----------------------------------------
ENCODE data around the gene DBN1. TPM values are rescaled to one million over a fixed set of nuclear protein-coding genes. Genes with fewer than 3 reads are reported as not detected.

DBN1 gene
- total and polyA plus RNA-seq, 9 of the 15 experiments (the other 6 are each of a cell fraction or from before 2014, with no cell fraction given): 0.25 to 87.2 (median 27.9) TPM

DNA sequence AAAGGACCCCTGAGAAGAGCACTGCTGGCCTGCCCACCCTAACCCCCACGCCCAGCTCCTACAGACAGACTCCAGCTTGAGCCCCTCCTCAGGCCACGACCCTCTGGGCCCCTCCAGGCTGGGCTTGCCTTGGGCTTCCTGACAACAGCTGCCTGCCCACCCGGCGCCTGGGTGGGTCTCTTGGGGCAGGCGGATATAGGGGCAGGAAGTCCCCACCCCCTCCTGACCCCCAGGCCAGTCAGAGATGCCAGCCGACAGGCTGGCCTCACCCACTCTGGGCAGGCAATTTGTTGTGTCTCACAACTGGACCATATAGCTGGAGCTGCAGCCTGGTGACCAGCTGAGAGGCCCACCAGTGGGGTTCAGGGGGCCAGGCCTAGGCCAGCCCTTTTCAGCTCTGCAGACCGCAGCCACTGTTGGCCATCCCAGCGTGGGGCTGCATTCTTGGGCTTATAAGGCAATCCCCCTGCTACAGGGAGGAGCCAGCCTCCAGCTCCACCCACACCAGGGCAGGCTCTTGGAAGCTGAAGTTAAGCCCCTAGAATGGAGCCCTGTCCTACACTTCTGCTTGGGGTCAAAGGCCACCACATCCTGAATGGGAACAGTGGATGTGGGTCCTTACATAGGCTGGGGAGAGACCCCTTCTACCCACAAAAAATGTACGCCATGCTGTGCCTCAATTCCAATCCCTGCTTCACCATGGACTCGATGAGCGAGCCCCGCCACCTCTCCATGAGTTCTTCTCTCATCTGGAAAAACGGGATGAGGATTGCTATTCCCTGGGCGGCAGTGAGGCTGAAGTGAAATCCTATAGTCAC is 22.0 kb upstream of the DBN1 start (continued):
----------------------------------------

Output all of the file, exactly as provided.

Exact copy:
ENCODE data around the gene DBN1. TPM values are rescaled to one million over a fixed set of nuclear protein-coding genes. Genes with fewer than 3 reads are reported as not detected.

DBN1 gene
- total and polyA plus RNA-seq, 9 of the 15 experiments (the other 6 are each of a cell fraction or from before 2014, with no cell fraction given): 0.25 to 87.2 (median 27.9) TPM

DNA sequence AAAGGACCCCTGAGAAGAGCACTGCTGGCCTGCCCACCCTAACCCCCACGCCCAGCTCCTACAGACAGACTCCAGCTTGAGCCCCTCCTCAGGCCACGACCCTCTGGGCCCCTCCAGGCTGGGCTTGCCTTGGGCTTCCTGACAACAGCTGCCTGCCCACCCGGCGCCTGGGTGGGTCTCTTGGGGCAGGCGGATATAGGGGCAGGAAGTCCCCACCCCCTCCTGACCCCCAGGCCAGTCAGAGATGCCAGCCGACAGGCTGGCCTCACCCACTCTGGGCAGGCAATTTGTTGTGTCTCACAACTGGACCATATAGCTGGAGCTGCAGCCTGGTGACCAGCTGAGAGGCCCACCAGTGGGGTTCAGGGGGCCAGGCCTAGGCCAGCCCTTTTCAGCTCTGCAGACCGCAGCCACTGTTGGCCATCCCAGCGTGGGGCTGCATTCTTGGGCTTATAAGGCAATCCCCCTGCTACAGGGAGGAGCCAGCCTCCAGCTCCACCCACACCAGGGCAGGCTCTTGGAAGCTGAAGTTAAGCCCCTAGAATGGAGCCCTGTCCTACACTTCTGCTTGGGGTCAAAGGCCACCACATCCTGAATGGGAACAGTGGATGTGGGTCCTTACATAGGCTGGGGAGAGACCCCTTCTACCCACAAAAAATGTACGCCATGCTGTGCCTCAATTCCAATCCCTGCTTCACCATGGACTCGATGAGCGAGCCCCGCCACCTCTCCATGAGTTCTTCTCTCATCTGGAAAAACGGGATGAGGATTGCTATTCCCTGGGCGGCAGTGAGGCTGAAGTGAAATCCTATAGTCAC is 22.0 kb upstream of the DBN1 start (continued):